That is hard to tell as everyone is different. With regard to your cosmetics and personal care products Parabens should be listed on the ingredients label so you will be able to see if your product has them included. If they are there, the cosmetic industry guidelines are for a maximum addition of 0.4% per paraben and up to 0.8% as a blend.

What types of products have parabens in them?

Parabens can be found in a wide range of products. Check the label! If you want to avoid parabens a number of brands do state that they are Paraben free as a selling point. I would advise asking the brand what they use to preserve their products instead though as preservatives are one of the most common ingredient known for causing skin reactions – perfumes are the other.

So what now?

At Realize Beauty we take a balanced view of the risks surrounding Parabens. While we are carefully following the scientific studies on paraben safety, we are not about to boycott companies still using them. The evidence shows that the cosmetics industry is working hand in hand with global government organisations  and the independent scientific community to get to the bottom of this issue. We will keep you posted. However,  if you are concerned about Parabens or just want to live a life less chemical then  why not give the following a try:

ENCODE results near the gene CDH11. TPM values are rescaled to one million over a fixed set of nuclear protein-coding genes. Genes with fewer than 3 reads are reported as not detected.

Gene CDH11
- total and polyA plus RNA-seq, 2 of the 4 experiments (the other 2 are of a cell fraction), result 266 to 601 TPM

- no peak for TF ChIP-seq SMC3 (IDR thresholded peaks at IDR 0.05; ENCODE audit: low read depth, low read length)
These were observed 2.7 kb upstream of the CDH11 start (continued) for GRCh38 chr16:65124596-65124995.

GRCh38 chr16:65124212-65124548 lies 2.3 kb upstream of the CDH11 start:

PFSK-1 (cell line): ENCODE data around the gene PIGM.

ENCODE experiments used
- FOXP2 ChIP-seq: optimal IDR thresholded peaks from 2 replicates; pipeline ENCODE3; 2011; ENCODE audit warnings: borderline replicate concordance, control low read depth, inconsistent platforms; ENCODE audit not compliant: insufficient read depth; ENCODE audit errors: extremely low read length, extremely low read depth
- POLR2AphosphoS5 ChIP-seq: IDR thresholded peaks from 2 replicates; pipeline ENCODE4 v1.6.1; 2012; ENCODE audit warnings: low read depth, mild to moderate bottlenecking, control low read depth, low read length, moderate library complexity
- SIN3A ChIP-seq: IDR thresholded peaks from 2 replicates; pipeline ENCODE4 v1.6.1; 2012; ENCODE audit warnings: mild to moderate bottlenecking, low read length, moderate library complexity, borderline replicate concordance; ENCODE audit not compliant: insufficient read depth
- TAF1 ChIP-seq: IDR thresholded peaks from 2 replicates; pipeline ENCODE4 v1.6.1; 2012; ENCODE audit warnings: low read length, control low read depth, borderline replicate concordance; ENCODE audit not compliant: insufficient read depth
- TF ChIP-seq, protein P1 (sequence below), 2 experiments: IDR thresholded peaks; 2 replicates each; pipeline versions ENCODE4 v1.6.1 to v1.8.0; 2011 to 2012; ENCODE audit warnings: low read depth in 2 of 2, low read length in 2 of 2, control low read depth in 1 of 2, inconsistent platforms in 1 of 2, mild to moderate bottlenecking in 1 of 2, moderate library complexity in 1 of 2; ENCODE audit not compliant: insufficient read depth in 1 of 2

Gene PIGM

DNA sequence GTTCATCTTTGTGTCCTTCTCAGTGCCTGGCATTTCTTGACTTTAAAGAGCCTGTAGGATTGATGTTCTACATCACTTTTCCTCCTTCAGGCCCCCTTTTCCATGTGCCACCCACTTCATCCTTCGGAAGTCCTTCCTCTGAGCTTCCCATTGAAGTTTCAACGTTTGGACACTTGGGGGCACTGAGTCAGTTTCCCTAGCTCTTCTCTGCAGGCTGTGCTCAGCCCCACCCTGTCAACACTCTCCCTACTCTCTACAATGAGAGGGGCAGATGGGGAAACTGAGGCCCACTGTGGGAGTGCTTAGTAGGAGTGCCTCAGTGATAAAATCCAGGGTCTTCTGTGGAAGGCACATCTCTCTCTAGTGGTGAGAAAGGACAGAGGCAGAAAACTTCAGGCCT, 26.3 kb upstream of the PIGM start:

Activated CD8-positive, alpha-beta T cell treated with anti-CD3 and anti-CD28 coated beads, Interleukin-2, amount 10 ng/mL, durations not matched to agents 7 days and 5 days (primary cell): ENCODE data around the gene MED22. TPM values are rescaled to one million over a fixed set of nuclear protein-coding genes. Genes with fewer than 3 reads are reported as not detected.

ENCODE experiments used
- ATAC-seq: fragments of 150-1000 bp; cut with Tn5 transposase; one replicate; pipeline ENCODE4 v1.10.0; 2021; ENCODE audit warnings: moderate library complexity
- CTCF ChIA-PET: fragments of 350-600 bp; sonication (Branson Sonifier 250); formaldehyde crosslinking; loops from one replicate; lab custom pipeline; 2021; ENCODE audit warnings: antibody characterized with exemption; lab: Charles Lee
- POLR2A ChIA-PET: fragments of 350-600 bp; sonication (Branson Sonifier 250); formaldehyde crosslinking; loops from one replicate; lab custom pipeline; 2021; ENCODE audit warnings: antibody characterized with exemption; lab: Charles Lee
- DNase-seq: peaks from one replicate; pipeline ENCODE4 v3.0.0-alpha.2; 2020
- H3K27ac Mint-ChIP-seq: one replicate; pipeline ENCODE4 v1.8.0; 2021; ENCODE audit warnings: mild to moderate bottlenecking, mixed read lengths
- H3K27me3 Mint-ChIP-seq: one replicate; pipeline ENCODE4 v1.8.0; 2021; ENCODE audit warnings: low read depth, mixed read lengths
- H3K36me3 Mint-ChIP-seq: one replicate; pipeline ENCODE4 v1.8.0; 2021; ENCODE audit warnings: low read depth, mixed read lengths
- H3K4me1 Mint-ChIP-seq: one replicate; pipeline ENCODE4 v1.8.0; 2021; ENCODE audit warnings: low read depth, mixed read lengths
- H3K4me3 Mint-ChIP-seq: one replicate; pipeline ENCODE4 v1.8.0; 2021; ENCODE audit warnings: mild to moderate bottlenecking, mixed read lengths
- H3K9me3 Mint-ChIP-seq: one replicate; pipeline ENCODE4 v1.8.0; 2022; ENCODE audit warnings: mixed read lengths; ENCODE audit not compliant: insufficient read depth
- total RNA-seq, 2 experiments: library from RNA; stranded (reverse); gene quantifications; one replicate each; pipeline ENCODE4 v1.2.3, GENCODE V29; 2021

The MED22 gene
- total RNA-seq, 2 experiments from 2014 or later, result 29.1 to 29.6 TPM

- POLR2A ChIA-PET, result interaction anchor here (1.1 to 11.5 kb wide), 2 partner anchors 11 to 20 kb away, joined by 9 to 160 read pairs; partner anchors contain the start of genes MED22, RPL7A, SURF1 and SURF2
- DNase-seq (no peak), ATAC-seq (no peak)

1) Make your own cosmetics – just make and use fresh to avoid the need for preservation (if you are going to sell products you will need to prove that they are not going to spoil)

2) Look out for brands that are not including parabens – check out the label.

3) Try to limit your exposure by using products more sparingly – the more you put on, the more paraben you may be exposed to.

4) Don’t use two when one will do – You may be able to limit the variety of products that you use each day to cut down on your chemical load.